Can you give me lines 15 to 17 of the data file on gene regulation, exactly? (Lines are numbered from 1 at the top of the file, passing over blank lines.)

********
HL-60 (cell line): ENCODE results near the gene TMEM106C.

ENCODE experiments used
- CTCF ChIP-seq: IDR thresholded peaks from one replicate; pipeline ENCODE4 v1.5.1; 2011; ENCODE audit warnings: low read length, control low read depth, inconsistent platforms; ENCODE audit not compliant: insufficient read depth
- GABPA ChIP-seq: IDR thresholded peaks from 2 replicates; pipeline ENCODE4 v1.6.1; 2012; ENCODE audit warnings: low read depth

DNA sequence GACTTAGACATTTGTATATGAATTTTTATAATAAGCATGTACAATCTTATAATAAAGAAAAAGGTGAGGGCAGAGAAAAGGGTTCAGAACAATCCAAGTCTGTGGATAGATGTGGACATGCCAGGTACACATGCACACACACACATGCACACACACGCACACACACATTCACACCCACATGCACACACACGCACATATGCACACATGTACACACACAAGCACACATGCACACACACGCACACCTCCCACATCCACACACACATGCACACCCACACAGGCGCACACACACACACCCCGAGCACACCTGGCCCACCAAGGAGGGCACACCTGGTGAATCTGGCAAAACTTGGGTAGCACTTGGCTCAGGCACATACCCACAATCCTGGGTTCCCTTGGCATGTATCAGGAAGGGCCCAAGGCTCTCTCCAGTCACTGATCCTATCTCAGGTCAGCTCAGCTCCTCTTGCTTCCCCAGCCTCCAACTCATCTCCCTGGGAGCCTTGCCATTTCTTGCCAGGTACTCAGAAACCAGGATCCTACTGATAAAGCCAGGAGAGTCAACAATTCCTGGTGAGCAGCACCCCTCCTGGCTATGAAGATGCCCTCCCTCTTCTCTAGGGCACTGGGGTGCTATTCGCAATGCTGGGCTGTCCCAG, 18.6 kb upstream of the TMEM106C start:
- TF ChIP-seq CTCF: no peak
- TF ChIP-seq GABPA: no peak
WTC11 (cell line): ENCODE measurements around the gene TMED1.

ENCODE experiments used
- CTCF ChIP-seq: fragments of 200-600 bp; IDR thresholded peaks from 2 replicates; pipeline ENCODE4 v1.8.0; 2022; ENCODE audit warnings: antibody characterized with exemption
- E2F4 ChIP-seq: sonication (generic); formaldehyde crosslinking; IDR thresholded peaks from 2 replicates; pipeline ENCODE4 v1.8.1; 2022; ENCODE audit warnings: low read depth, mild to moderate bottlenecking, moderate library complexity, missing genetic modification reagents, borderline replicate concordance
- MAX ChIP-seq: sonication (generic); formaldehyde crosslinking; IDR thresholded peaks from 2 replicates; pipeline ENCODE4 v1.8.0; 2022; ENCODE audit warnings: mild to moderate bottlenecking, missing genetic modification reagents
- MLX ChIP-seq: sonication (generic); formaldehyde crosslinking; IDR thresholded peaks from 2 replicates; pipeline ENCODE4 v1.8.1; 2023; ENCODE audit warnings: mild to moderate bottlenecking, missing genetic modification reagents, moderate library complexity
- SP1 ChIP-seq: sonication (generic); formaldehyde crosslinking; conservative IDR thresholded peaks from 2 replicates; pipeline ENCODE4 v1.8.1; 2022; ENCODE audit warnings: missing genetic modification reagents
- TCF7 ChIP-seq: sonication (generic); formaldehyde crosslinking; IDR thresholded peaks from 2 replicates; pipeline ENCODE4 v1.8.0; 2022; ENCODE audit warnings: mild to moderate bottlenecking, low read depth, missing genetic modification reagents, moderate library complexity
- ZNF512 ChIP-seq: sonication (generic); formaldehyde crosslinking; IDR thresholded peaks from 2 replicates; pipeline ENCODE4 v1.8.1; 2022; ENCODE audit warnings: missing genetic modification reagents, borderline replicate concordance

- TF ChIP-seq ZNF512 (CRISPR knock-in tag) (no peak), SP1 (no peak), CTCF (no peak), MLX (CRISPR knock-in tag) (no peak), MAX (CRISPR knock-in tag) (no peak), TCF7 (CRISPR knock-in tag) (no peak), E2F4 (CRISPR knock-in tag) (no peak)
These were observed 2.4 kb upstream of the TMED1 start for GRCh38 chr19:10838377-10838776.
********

- TCF7 ChIP-seq: sonication (generic); formaldehyde crosslinking; IDR thresholded peaks from 2 replicates; pipeline ENCODE4 v1.8.0; 2022; ENCODE audit warnings: mild to moderate bottlenecking, low read depth, missing genetic modification reagents, moderate library complexity
- ZNF512 ChIP-seq: sonication (generic); formaldehyde crosslinking; IDR thresholded peaks from 2 replicates; pipeline ENCODE4 v1.8.1; 2022; ENCODE audit warnings: missing genetic modification reagents, borderline replicate concordance

- TF ChIP-seq ZNF512 (CRISPR knock-in tag) (no peak), SP1 (no peak), CTCF (no peak), MLX (CRISPR knock-in tag) (no peak), MAX (CRISPR knock-in tag) (no peak), TCF7 (CRISPR knock-in tag) (no peak), E2F4 (CRISPR knock-in tag) (no peak)